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“In a way, I have lost my dad”

Sanna Kajaskero

Age: 24.
Relationship with alcohol: Has an alcohol-dependent dad and is herself a teetotaller.

Sanna Kajaskero. Photo: Annika af Klercker
Sanna Kajaskero. Photo: Annika af Klercker

“For as long as I can remember, my dad has spent Friday nights drinking beer until he falls asleep on the sofa. When he was drinking, he would get annoying, repeat sad stories about his own life or mean things about others. I couldn’t bring friends home. The whole family was ashamed, and we still don’t talk about my dad’s drinking with family or friends.

My dad’s drinking problem got worse when I was seventeen years old and he and my mum got divorced. At first, he was sad, and then he started seeing a woman who also had a dependence problem. Both of them manage to do their jobs tolerably, but I have the impression that they drink more or less the whole weekend, and during the weekdays too.

I am very angry with my dad that he can’t get his life together, but at the same time, the whole situation is very sad. By going to therapy, I have learned to accept that I can’t help him, no matter how hard I try.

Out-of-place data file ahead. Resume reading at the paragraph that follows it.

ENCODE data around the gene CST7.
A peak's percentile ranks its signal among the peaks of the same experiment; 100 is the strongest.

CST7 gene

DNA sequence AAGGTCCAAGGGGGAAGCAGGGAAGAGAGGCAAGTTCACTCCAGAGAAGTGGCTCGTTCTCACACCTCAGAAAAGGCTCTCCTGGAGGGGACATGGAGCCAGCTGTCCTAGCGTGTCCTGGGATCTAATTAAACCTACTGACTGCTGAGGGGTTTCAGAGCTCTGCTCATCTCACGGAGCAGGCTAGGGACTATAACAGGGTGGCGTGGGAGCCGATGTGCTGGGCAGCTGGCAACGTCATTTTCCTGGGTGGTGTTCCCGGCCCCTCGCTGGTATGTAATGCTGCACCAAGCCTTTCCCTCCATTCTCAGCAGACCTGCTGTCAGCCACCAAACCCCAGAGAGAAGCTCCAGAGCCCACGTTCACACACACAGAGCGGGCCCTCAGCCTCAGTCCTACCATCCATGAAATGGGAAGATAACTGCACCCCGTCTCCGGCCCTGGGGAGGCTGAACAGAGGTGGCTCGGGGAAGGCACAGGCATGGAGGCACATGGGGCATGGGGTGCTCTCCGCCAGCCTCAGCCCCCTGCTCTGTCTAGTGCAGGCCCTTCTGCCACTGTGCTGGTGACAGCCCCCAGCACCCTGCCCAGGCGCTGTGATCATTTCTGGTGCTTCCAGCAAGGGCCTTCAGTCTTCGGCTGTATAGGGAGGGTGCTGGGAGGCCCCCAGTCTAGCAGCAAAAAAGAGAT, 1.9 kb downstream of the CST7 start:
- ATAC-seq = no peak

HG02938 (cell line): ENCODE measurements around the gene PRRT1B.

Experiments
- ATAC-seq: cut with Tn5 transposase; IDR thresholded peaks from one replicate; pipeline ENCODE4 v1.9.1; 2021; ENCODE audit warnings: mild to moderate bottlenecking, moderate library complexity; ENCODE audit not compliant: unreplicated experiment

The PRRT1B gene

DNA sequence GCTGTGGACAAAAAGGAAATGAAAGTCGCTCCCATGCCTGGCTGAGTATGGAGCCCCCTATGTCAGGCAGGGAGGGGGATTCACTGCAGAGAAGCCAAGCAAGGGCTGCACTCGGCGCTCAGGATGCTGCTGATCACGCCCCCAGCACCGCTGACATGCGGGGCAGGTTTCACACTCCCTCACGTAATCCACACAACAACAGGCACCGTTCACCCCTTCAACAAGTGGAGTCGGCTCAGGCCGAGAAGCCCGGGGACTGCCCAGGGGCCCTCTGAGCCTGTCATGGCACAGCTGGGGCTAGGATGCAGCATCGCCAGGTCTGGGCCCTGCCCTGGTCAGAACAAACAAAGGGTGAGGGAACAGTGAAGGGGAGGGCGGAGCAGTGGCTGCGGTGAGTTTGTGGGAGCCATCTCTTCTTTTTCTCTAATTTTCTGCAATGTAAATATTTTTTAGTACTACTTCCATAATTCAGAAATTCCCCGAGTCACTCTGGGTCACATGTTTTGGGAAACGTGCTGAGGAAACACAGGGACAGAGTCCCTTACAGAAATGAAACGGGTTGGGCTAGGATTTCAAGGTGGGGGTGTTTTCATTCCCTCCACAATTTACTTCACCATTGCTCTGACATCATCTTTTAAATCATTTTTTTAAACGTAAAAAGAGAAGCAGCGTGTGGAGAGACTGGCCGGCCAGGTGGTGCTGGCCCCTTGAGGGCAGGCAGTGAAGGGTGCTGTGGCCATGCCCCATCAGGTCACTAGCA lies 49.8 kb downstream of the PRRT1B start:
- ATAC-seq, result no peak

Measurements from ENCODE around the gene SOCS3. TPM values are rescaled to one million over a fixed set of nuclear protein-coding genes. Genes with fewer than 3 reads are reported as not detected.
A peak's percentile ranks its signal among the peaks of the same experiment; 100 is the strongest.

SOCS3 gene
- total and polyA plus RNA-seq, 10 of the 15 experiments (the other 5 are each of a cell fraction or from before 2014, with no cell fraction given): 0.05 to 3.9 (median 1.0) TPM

For a period, I didn’t want to see him at all, because I felt bad about how things were. After a little over a year, he contacted me again and wanted to have lunch. Nowadays, we see each other maybe a few times a month, but only during the day in the middle of the week, often at some lunch restaurant. We can have a perfectly good time during these lunches, but we haven’t talked about how I feel about his drinking. I still refuse to see him when he has been drinking.

He is not a part of my life as a real dad, as a support. In a way, I have lost my dad to alcohol, and I’m still waiting for him to stop drinking and get his life together, for him to realise that he has lost ten years of my brother’s life and mine.

I am a member of Ungdomens nykterhetsförbund [youth temperance society] and have been a teetotaller for a few years now. I feel that alcohol is treacherous, because things that are sold openly give the impression of being much less dangerous than illegal drugs for example. But alcohol also ruins many people’s lives.”

As told to Annika Lund, first published in the magazine Medical Science, no 3, 2015.